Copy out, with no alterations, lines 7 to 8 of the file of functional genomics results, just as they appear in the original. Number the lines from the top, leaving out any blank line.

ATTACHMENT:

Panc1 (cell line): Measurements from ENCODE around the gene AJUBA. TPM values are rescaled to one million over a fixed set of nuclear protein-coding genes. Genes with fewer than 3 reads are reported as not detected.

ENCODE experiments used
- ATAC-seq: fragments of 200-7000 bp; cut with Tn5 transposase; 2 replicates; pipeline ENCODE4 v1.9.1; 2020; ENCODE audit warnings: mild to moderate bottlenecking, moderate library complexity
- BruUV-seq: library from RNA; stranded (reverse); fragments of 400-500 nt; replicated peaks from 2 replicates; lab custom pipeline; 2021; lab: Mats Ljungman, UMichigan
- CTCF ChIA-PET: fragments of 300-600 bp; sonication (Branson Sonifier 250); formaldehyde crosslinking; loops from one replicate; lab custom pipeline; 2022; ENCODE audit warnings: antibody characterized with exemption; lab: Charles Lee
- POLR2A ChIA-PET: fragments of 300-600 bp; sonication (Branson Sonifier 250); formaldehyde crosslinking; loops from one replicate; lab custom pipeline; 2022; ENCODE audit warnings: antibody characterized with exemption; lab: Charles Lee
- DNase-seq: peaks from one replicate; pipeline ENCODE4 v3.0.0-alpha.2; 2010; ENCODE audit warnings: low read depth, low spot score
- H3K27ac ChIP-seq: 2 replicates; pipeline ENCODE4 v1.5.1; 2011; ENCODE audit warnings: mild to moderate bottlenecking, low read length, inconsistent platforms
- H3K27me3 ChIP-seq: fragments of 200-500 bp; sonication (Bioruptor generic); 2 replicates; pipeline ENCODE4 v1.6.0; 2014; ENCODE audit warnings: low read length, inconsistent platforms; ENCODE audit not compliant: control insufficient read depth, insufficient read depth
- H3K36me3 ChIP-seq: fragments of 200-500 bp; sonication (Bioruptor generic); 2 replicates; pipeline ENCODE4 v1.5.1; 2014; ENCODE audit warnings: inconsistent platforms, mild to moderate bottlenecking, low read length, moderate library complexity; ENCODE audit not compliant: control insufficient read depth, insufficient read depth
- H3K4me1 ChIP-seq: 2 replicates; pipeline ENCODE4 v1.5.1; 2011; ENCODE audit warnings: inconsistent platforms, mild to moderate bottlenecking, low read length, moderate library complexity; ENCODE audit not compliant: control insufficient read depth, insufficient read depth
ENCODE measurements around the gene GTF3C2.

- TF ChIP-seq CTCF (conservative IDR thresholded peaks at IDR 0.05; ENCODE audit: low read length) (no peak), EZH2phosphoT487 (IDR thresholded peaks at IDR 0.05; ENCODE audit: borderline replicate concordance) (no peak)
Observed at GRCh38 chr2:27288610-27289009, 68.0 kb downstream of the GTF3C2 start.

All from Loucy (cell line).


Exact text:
- DNase-seq: peaks from one replicate; pipeline ENCODE4 v3.0.0-alpha.2; 2010; ENCODE audit warnings: low read depth, low spot score
- H3K27ac ChIP-seq: 2 replicates; pipeline ENCODE4 v1.5.1; 2011; ENCODE audit warnings: mild to moderate bottlenecking, low read length, inconsistent platforms